New York: Oil prices fell more than 3 per cent on Monday after traders took in their stride the impact of wildfires on Canada’s oil output and after another inventory build at the US hub for crude futures.
The market rallied 2 per cent earlier in the session as investors considered the daily loss of more than 1 million barrels per day in Canadian supply. Almost all of Canada’s crude from oil sands is exported to the United States.
But with speculators already holding the largest number of wagers for a hike in US crude’s West Texas Intermediate futures since last summer and near-record high bullish bets on Brent, the scope for further gains was limited without clarity on the extent of damage to oil facilities or supply outages, analysts said.
Some analysts said the wildfire could still be a supportive factor, with officials saying resuming operations would be a challenge and no timeline had been conceived.
“This production is not gone for good, yet when fires are controlled, restarting production will take several more weeks, even without damage,” energy analysts at Morgan Stanley said in a note.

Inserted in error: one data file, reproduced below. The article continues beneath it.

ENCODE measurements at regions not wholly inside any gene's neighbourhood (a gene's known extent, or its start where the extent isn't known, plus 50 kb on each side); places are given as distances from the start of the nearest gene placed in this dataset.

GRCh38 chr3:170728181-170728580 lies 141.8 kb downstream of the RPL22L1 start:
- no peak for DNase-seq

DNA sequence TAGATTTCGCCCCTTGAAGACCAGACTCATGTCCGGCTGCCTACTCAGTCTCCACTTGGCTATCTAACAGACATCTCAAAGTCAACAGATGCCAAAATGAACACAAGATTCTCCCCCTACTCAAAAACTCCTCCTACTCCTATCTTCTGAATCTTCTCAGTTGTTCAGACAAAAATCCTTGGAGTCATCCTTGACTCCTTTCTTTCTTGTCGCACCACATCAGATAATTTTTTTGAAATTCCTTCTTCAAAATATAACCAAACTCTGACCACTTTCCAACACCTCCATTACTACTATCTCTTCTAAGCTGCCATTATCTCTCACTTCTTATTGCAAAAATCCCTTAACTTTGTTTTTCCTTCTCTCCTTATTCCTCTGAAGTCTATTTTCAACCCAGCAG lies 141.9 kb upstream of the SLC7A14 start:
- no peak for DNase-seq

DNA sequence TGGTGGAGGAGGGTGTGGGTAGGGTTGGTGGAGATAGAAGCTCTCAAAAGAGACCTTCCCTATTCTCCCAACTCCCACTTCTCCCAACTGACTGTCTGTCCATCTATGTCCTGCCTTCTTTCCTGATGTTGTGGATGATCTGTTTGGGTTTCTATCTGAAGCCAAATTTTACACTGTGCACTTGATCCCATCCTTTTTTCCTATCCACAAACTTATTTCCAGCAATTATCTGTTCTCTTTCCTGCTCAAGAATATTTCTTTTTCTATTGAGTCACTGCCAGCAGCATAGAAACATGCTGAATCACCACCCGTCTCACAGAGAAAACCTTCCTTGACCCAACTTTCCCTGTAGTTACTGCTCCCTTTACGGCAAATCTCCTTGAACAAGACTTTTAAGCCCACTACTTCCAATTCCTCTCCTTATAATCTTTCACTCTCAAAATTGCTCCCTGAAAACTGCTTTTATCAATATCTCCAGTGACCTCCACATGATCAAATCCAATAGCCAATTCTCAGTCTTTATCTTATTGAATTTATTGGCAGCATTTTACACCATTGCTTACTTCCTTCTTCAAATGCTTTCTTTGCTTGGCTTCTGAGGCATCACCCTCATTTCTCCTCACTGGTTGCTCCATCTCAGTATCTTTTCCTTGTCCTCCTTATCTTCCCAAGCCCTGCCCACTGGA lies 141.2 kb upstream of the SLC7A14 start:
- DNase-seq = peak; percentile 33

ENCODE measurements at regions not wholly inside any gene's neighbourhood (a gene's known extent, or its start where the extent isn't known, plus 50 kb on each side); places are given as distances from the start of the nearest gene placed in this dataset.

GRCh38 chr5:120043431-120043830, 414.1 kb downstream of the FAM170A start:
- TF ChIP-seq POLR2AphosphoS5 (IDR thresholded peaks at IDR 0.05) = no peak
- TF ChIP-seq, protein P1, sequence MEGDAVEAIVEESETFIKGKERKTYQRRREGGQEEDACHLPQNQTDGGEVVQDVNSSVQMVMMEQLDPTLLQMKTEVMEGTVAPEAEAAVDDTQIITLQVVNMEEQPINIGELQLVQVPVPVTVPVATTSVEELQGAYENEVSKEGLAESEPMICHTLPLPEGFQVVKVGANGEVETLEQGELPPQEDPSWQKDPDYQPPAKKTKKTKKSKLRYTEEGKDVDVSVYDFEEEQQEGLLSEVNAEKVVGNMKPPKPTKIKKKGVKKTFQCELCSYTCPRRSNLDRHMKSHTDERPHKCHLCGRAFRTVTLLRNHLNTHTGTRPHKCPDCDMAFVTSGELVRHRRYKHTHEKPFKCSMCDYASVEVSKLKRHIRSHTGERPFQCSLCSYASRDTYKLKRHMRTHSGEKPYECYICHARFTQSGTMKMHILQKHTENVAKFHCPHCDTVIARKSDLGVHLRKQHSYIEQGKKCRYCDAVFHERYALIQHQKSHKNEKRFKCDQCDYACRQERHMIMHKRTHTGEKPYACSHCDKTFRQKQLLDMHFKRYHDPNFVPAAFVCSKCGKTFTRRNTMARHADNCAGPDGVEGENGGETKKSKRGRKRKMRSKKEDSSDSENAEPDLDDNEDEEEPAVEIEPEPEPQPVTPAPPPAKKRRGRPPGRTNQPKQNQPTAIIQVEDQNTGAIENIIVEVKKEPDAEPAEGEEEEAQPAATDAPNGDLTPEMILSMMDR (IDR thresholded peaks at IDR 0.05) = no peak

Oil prices have rebounded by some two-thirds since hitting 12-year lows of around $27 or lower in the first quarter, supported by falling US production, unexpected supply constraints in Libya and the Americas as well as a weaker dollar.
Adding to Monday’s bearish sentiment was market intelligence firm Genscape’s report of an inventory build of 1.4 million barrels at the Cushing, Oklahoma delivery hub for WTI futures.
“Positioning has been already very stretched in the oil market… Some must have taken the opportunity to exit, so that’s one angle that momentum is slowing down,” Barclays Capital commodities strategist Miswin Mahesh said.
WTI fell $1.20, or 2.6 per cent, to $43.46 a barrel by 1525 GMT (8:55 p.m. in India). It had rallied as much as $1.28 in Asian trading.
Brent fell $1.68, or 3.6 per cent, to $43.70, after rising to $46.48 earlier.
WTI, which usually trades at a discount to Brent, briefly flipped to a 17-cent premium earlier in the session.
Prices saw brief support after Goldman Sachs said it held a long-term view of $50-$60 for WTI.
Markets were also watching Saudi Arabia, the world’s biggest oil exporter, where a government shake-up over the weekend included the appointment of Khalid al-Falih as head of the new Ministry of Energy, Industry and Mineral Resources.
“Changes in Saudi Arabia oil leadership only underscore the shift in strategy to one focused on market share over price,” Morgan Stanley said.